4.5.2 Hypothesis testing

We fitted a LMM to analyze the data. According to the Kolmogorov-Smirnov test (p value = 0.007) and the skewness z-score (Zskewness = 2:10), the residuals seem to depart from normality. However, the normality Q-Q plot suggests that the residuals follow a normal distribution—despite a few outlying scores at the extremes of the distribution (see Appendix E).

Due to the stability of the results after applying the Box-Cox transformation, the observation that most of the residuals seem to be following a normal distribution, and the heightened complexity of interpreting the results after data transformations (Jørgensen and Pedersen 1998), here we continue interpreting the statistical results of the LMM fitted with the untransformed data. Table 7 shows the statistical significance of the factors fitted in the LMM.

Table 7 Factor significance in the LMM for QLTY

As Table 7 shows, task has a statistically significant effect on QLTY at the 0.05 level (p < 0:05). Development approach*task has a statistically significant effect on QLTY at the 0.1 level (p value = 0.086). Development approach has no statistically significant effect on QLTY. As a summary of the results:

Development approaches seem to behave similarly in terms of QLTY. However, the task under development seems to moderate the effect of the development approach for QLTY. In other words, the task being developed seems to influence the difference in effectiveness between TDD and ITL.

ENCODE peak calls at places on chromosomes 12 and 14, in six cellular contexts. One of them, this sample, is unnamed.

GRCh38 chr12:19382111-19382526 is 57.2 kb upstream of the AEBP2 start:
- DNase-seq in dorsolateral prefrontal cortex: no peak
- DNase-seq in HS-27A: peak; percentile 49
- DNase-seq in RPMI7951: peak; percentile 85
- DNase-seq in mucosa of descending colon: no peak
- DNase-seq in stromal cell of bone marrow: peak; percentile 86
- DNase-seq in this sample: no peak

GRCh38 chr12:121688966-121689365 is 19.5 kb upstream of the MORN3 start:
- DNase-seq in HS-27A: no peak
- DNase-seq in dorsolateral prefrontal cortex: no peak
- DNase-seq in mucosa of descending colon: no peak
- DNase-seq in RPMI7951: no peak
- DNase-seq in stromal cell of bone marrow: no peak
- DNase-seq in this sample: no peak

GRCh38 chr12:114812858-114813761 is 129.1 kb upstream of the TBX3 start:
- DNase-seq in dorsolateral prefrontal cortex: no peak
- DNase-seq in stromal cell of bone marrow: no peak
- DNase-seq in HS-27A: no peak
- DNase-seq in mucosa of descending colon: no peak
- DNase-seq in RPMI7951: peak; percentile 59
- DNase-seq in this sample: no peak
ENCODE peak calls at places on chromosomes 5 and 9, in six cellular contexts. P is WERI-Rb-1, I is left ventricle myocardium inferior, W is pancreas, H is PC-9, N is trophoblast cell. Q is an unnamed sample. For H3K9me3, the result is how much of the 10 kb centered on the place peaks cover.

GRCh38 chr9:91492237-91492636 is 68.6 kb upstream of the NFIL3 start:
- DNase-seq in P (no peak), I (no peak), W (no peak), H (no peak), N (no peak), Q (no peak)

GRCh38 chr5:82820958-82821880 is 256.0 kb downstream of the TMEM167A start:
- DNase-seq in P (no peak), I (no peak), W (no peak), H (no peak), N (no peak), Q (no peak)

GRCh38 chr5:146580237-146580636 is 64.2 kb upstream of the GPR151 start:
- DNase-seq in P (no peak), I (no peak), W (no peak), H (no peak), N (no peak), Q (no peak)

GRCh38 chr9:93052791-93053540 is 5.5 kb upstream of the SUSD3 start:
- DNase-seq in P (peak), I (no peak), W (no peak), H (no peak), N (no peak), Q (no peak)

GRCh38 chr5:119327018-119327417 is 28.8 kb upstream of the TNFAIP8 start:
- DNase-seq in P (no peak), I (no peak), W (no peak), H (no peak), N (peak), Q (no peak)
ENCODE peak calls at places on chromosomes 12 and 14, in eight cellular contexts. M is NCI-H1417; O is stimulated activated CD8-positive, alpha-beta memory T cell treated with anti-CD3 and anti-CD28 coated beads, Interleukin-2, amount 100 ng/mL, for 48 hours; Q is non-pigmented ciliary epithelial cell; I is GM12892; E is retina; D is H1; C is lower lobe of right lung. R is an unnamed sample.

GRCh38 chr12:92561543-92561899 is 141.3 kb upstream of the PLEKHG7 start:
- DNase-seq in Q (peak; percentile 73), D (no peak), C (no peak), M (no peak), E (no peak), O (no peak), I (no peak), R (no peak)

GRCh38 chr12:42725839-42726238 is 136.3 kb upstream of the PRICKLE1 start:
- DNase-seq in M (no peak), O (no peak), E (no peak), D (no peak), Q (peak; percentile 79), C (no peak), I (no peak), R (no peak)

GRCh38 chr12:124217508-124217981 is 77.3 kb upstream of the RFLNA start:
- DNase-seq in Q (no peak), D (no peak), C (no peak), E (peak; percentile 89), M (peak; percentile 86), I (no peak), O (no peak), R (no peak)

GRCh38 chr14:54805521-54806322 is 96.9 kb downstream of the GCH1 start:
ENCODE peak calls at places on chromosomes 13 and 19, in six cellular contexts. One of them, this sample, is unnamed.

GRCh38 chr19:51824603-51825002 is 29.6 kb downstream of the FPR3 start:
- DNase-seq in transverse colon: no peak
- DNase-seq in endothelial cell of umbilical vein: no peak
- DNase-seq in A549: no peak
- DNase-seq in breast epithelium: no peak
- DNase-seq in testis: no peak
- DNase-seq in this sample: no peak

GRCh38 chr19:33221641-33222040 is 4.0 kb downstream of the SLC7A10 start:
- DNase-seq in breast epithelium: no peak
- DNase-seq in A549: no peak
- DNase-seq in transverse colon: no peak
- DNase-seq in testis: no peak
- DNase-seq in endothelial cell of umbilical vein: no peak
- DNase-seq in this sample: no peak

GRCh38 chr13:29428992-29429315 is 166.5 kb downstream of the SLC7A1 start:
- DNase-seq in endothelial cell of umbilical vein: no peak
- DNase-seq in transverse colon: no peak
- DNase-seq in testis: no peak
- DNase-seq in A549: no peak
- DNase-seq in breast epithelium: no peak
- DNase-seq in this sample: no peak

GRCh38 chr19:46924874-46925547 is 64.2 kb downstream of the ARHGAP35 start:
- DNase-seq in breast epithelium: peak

4.5.3 Effect sizes

To ease the comparison of results with BE and RE1, here we report the effect sizes for each task. Table 8 shows that effect sizes vary from medium to large across the tasks. The largest effect size was obtained for SDK, while MF has the smallest effect size (in terms of magnitude). TDD appears to outperform ITL for MR and BSK, while the opposite happens for MF and SDK. As a summary, even though none of the effect sizes is statistically significant (as all the 95% CIs of the effect sizes cross 0), there is an observable heterogeneity of effect sizes across the tasks (as already noticed in the data analysis).

Table 8 Hedge’s g by tasks for QLTY

4.6 Threats to validity

In this section, we report RE2’s threats to validity following Wohlin et al.’s conventions (Wohlin et al. 2012). We prioritize the threats to validity according to Cook and Campbell’s guidelines (Cook et al. 1979).

Conclusion validity concerns the statistical analysis of results (Wohlin et al. 2012).